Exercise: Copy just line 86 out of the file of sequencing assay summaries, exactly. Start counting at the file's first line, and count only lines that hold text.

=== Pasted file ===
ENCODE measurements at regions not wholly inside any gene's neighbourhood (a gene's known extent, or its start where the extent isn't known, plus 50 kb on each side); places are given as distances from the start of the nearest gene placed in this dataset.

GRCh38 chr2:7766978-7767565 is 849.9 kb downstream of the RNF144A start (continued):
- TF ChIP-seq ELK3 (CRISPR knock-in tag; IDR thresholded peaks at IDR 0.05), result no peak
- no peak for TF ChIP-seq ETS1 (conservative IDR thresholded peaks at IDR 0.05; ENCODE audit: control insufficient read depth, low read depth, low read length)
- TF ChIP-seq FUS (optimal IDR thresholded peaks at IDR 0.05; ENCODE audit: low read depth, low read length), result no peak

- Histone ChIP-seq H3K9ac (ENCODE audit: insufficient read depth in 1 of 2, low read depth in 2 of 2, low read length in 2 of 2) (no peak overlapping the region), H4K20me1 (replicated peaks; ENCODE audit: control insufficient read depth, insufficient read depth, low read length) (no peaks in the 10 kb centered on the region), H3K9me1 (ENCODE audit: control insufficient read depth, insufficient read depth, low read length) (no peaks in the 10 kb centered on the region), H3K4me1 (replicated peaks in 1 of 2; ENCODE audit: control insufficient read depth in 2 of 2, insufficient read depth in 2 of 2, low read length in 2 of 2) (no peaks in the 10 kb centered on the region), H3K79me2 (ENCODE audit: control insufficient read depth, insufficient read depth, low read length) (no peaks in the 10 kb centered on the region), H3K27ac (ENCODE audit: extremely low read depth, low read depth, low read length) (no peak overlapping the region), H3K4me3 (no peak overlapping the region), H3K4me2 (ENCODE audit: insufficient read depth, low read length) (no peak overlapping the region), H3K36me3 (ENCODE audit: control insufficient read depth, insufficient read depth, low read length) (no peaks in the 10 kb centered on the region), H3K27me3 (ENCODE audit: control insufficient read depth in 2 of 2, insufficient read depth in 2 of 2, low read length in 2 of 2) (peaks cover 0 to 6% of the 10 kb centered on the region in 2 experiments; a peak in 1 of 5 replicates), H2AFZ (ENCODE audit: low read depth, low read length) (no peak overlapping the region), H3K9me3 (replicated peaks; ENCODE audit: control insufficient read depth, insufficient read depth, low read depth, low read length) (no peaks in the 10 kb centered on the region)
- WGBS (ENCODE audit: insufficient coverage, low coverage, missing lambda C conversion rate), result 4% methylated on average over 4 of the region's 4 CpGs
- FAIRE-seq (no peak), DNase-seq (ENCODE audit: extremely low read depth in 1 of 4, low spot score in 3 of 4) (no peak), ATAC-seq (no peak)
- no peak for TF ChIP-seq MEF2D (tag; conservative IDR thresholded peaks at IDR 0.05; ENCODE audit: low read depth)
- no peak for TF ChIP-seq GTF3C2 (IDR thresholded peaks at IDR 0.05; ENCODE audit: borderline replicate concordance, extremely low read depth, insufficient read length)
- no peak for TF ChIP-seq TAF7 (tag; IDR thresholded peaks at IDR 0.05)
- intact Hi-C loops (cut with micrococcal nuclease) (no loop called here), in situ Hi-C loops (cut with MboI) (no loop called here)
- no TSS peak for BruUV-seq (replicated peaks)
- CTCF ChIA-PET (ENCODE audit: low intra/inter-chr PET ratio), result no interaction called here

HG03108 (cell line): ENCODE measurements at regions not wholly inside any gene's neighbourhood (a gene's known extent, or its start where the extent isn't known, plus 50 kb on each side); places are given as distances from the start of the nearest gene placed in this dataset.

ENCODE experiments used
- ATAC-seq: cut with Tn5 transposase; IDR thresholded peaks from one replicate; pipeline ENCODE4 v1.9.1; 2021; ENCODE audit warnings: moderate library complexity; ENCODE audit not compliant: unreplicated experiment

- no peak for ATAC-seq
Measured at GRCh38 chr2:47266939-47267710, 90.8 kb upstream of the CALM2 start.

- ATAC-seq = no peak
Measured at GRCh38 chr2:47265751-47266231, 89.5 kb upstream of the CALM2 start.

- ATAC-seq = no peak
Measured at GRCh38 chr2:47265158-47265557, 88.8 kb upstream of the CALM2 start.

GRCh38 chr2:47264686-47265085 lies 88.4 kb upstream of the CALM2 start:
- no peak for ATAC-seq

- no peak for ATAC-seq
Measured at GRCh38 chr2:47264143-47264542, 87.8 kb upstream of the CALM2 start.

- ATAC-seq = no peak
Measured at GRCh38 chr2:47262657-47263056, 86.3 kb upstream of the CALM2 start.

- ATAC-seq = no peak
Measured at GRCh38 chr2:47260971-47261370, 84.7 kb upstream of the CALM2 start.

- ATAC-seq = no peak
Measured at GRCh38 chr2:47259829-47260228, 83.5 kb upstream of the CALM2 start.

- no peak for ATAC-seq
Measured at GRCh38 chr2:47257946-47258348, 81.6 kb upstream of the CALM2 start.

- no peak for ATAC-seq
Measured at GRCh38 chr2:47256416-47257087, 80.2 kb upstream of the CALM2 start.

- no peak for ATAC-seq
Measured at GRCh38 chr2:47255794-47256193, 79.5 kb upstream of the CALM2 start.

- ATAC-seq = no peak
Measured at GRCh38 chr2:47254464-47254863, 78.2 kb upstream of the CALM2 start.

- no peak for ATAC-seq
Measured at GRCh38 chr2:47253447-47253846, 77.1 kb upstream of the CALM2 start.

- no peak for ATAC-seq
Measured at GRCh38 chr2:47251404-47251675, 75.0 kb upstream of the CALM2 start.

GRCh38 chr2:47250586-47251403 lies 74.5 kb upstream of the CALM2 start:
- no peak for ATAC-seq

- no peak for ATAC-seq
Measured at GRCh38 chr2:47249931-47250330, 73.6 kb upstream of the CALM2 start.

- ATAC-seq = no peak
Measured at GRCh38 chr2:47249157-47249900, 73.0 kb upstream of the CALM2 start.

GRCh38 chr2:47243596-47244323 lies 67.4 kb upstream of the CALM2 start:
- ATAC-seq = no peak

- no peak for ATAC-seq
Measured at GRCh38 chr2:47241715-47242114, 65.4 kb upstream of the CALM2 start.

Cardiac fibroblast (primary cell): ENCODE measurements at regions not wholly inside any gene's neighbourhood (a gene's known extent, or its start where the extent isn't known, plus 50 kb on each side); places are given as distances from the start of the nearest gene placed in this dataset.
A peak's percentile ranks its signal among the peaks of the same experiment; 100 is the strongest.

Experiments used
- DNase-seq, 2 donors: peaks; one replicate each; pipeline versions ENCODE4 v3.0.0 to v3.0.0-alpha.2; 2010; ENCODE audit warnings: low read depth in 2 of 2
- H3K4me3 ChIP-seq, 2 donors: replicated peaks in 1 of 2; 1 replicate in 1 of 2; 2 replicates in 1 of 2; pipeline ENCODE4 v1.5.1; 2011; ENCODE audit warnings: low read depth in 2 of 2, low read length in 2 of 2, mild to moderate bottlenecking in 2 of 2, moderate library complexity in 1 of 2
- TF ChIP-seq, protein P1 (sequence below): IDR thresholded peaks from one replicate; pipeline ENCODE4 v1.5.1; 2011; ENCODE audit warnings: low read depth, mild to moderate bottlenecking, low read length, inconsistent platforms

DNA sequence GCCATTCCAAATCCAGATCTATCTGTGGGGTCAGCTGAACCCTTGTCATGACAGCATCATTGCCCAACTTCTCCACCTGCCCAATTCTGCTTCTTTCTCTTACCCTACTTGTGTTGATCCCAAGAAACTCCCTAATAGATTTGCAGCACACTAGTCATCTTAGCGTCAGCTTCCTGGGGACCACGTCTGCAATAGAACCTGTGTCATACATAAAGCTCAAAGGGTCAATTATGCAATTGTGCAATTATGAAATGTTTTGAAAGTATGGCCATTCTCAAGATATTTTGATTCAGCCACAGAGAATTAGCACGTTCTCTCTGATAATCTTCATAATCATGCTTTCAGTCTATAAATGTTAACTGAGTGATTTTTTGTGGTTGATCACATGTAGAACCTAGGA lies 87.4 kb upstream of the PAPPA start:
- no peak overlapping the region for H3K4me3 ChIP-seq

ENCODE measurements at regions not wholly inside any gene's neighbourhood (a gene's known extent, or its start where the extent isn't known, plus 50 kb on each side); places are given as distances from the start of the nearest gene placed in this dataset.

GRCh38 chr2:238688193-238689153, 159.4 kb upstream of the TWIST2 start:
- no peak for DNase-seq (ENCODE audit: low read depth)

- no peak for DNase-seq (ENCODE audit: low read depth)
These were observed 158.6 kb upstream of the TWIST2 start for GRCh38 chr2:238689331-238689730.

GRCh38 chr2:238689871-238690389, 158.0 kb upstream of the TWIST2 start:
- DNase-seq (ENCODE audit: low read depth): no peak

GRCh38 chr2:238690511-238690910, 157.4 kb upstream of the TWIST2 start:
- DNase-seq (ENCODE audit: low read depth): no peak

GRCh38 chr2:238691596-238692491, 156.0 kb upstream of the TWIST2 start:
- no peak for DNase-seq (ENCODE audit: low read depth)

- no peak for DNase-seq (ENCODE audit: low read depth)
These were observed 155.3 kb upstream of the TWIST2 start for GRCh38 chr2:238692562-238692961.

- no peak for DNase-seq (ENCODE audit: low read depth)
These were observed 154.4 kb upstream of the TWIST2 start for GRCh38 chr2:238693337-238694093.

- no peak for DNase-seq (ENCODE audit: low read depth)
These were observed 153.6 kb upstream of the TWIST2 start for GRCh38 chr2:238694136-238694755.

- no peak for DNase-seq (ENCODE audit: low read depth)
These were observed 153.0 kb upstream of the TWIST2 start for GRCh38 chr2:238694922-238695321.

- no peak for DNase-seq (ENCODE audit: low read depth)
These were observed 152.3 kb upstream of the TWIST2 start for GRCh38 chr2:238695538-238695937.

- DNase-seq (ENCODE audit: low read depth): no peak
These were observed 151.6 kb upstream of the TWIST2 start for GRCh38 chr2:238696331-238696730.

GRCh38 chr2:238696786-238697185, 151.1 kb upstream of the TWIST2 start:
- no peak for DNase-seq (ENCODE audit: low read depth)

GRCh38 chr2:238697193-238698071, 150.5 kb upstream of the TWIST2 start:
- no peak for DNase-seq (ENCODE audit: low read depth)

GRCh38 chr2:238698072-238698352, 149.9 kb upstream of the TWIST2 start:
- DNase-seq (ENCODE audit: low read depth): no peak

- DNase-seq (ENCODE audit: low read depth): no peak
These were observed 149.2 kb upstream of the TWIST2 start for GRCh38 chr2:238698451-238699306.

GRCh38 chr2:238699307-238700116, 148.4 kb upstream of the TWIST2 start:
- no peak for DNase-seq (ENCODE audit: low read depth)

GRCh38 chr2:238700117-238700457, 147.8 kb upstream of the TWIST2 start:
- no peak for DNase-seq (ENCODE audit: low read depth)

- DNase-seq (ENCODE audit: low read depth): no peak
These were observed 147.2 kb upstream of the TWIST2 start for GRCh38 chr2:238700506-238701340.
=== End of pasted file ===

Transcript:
These were observed 151.6 kb upstream of the TWIST2 start for GRCh38 chr2:238696331-238696730.